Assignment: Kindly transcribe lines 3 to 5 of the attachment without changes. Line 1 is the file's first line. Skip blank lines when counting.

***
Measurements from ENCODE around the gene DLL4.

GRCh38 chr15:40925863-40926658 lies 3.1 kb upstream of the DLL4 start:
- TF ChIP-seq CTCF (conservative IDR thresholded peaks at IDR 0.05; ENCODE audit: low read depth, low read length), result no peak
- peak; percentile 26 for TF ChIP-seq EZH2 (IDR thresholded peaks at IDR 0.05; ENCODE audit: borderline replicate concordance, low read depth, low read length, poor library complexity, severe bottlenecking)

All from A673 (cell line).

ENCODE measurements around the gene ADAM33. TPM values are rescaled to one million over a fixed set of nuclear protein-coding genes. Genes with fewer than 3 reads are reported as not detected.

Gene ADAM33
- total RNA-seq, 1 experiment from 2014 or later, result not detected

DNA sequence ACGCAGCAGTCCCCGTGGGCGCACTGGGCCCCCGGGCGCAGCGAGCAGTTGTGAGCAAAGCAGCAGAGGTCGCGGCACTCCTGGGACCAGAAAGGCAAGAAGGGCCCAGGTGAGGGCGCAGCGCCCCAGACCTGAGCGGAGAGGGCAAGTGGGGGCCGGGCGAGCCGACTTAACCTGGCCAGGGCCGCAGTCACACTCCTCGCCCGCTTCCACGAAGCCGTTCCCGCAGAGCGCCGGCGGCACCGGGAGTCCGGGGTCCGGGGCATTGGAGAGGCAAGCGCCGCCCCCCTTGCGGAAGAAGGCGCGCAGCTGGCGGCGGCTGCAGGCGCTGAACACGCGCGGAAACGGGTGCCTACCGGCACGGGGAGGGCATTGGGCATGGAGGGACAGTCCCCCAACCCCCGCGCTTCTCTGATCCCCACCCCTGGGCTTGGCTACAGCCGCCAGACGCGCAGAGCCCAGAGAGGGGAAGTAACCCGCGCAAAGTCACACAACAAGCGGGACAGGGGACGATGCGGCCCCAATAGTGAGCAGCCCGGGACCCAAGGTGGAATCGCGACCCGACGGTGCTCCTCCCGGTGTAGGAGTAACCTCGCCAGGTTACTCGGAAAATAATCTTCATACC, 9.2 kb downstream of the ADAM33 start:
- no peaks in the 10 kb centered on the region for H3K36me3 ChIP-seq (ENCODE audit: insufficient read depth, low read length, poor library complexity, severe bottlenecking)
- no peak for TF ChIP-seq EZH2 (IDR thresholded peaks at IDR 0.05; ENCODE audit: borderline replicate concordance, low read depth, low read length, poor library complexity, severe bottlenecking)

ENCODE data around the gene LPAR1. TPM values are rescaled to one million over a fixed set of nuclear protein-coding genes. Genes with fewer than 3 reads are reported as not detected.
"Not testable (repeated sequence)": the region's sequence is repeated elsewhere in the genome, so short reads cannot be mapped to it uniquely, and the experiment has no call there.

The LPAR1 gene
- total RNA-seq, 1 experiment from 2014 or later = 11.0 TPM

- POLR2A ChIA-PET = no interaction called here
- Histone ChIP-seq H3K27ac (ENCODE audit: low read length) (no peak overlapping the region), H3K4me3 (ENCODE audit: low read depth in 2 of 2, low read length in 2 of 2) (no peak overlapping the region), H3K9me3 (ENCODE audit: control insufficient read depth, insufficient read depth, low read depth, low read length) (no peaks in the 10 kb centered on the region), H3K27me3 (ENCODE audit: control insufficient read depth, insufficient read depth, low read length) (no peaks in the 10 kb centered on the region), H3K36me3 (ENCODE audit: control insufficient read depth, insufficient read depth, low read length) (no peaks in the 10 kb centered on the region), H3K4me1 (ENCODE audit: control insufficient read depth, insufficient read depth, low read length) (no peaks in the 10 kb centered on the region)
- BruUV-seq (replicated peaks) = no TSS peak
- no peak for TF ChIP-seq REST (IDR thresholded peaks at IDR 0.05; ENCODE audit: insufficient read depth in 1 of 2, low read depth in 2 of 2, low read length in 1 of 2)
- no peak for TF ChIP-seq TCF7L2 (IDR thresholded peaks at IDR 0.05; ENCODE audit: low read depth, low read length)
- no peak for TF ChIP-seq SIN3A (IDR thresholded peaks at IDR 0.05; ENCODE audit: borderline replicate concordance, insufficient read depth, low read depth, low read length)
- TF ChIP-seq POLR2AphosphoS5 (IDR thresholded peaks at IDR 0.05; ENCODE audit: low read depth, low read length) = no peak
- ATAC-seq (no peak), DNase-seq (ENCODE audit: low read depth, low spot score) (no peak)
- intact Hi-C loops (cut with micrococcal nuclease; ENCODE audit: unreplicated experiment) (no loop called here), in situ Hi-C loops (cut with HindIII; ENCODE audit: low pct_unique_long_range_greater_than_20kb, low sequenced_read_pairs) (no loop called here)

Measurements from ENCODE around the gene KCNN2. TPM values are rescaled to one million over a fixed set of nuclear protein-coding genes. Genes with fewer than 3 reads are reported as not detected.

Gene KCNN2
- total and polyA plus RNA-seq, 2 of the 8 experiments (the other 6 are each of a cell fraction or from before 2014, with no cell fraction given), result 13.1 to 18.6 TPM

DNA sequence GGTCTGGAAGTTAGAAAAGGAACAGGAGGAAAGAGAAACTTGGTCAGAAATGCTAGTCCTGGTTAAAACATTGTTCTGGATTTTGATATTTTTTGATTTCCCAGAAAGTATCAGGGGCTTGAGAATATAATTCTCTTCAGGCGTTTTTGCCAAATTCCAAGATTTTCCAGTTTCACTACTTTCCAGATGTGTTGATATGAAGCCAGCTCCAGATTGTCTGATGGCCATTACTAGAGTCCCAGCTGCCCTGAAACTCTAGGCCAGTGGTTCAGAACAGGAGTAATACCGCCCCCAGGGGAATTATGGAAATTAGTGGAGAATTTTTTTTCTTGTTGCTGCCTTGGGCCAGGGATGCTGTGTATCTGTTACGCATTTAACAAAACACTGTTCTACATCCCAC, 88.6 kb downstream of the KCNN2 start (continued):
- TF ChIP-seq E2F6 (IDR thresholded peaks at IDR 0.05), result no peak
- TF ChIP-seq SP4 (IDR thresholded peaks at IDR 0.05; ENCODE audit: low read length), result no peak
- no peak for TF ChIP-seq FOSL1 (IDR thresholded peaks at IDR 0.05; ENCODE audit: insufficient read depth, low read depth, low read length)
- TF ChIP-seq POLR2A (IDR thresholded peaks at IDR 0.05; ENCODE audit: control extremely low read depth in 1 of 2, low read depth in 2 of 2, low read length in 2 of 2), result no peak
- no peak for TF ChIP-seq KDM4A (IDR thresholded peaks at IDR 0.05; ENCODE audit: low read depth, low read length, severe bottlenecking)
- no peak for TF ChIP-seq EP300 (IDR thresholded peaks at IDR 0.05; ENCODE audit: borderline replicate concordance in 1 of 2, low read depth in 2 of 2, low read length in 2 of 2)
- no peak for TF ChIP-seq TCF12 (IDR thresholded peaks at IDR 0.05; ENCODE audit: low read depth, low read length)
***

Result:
- TF ChIP-seq CTCF (conservative IDR thresholded peaks at IDR 0.05; ENCODE audit: low read depth, low read length), result no peak
- peak; percentile 26 for TF ChIP-seq EZH2 (IDR thresholded peaks at IDR 0.05; ENCODE audit: borderline replicate concordance, low read depth, low read length, poor library complexity, severe bottlenecking)

All from A673 (cell line).